Our well-being, communities, wildlife and planet. We all need trees to survive.

Trees as a Technology

More and more, we are turning to technology to help us tackle the ever-growing environmental crisis. But the irony is that the perfect technology already exists, and has done for millions of years - trees!

Trees are champions when it comes to multitasking. They produce oxygen, are good for our brains and give us shade, shelter, nutritious foods and life-saving medicines. Trees are our secret weapon against climate change, while also providing homes for iconic wildlife like koalas and cockatoos.

We have a mission to save and grow two billion trees by 2030. Together, we can safeguard our forests for generations to come.

Our well-being. Our communities. Our wildlife. Our planet. We all need trees.

Download Trees: The forgotten heroes of our health

Why we need trees

Dark and stormy clouds
Dark and stormy clouds © Sylvia Earle / WWF


Fighting climate change

Trees are our secret weapon when it comes to fighting climate change. Acting as the lungs of the planet, through the process of photosynthesis, trees pull carbon out of the air, store it and replace it with oxygen. This helps to lower CO² emissions and slow global heating, lessening the impacts of rising temperatures and disasters like bushfires and floods. Not only that, trees form an important part of the rain cycle, and their roots grow deep into the ground, stopping soil erosion and reducing the impacts of landslides and flooding.

Tanya Pritchard and Free Vreman Bangalow Koalas Tree Planting © WWF-Australia
© WWF-Australia


Our health and well-being

Trees and forests have been scientifically proven to be good for our physical and mental health. Trees produce the oxygen we breathe, provide shade and shelter, and not only can we eat their fruits, nuts and seeds, many of our life-saving medicines come from plants too. They have also been scientifically proven to be good for our brains. That calm feeling you get after walking through a park? You can thank trees for that. Trees also play an important role in purifying our water and air, as well as protecting us from heat and rising temperatures.

Stock photo of a koala hanging on a eucalypt tree in Kangaroo Island, South Australia.
A koala hanging on a eucalypt tree in Kangaroo Island, South Australia. © Shutterstock / David Dennis / WWF


Our Aussie animals

Trees provide vital food and homes for our unique Aussie wildlife. Not only do many of our iconic animals, like koalas, possums, fruit bats and birds, eat different parts of trees, they also use trees and forests for shelter by building their homes in branches and tree hollows. Even fish use the roots of trees growing in or near their aquatic homes for food, shade and protection from predators. In fact, it’s estimated that 700 threatened animal species across Australia depend in some way on forests. Just another reason we need to conserve as many trees as possible.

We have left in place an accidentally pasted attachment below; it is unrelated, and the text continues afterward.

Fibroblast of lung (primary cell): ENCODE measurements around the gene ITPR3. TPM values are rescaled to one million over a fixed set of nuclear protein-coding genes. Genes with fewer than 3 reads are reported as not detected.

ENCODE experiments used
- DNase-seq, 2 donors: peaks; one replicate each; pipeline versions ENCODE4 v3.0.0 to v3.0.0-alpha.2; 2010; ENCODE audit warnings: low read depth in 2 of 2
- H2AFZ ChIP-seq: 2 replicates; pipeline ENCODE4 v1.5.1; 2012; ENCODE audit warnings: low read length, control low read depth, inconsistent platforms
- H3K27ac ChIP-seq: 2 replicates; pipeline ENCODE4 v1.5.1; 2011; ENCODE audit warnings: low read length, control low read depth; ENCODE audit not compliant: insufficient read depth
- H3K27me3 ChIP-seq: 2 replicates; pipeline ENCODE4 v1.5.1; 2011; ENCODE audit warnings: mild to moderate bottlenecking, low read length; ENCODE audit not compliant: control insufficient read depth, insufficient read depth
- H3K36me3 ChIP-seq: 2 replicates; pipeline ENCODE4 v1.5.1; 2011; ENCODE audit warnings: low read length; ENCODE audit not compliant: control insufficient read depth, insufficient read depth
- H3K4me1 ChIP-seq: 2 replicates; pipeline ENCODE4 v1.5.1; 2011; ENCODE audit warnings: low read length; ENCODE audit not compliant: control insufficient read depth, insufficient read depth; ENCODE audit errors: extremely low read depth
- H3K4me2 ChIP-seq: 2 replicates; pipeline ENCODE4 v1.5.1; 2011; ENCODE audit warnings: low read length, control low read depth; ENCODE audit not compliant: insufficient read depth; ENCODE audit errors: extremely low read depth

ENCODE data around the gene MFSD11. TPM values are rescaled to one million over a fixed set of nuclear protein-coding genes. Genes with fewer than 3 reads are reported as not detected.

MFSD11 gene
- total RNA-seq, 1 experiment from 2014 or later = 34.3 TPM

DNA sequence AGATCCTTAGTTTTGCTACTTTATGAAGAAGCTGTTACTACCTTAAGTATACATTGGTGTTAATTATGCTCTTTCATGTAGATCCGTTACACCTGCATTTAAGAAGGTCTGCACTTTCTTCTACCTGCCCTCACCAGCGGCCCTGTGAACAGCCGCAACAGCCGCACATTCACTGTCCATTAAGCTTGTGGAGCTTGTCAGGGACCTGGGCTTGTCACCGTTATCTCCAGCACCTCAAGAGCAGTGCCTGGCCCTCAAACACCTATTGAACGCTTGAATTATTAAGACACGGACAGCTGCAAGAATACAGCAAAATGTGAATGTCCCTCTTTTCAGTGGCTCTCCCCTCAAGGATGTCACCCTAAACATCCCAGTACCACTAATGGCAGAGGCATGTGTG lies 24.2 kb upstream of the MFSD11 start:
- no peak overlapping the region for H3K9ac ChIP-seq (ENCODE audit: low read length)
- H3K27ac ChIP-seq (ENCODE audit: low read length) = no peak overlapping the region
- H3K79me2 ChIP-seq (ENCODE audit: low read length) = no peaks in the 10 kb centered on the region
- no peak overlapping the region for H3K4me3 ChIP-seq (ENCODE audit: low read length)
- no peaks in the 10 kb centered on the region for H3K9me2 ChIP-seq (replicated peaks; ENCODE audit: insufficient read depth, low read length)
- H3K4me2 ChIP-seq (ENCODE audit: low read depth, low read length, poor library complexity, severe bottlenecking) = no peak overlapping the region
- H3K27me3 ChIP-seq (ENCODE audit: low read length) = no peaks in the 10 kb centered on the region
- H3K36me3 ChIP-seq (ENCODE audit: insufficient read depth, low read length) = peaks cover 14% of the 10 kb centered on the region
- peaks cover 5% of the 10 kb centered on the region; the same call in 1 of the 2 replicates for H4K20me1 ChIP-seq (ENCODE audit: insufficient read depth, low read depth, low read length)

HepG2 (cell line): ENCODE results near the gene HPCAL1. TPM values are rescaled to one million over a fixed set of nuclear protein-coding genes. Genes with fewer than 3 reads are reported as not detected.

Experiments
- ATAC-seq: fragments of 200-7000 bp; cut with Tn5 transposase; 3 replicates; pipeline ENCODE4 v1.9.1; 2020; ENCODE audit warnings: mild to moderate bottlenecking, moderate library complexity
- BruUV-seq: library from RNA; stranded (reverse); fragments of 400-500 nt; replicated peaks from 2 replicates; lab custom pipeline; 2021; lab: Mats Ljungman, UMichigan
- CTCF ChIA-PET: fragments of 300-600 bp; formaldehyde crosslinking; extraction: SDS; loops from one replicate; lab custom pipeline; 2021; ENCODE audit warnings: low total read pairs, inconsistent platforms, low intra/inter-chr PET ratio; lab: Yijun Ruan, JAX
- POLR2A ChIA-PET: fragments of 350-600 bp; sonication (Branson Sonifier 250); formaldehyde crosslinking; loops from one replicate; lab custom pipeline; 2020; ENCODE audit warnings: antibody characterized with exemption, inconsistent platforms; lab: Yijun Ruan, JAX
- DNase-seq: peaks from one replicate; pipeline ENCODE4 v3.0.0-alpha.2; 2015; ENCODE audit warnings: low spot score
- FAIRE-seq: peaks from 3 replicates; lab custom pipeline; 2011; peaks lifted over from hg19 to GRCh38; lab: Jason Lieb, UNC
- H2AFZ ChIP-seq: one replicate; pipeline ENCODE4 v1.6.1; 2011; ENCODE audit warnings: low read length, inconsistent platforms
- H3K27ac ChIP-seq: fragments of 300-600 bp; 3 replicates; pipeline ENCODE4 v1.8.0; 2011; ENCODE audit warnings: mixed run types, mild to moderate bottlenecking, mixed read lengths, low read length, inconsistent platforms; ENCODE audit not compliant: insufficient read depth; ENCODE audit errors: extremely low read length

The leaf of a tallowwood tree (eucalyptus microcorys)
© CC BY-SA 2.0 Harry Rose / Flickr


Country and Culture

Trees are integral to Aboriginal and Torres Strait Islander culture. Trees are a vital part of the way First Peoples have traditionally lived and sustainably thrived on Country for thousands of years. Trees are a traditional source of medicine, food, transport and a variety of tools for First Peoples. For example, Noongar Peoples traditionally used Balga (Grass Tree) resin as glue in spear-making and in patching up water containers.

Dr Kim Loo from Doctors for the Environment Australia admires the trees in
Cooper Park, Bellevue Hill. Doctors for the Environment Australia (DEA) has
joined forces with WWF-Australia to highlight the health benefits of trees, as part
of a campaign called 'We All Need Trees'.
Dr Kim Loo, Doctors for the Environment © © WWF-Aus / think Mammoth

New Report - Trees: the forgotten heroes of our health

Read about the incredible health and wellness benefits that trees provide.

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How you can help our forests

Trees, and the benefits that come with them, are disappearing at alarming rates due to deforestation. Every second we lose two trees to deforestation in Australia; that equates to a whopping 70 million trees each year. Here are some of the ways you can help us make sure trees are around for years to come:

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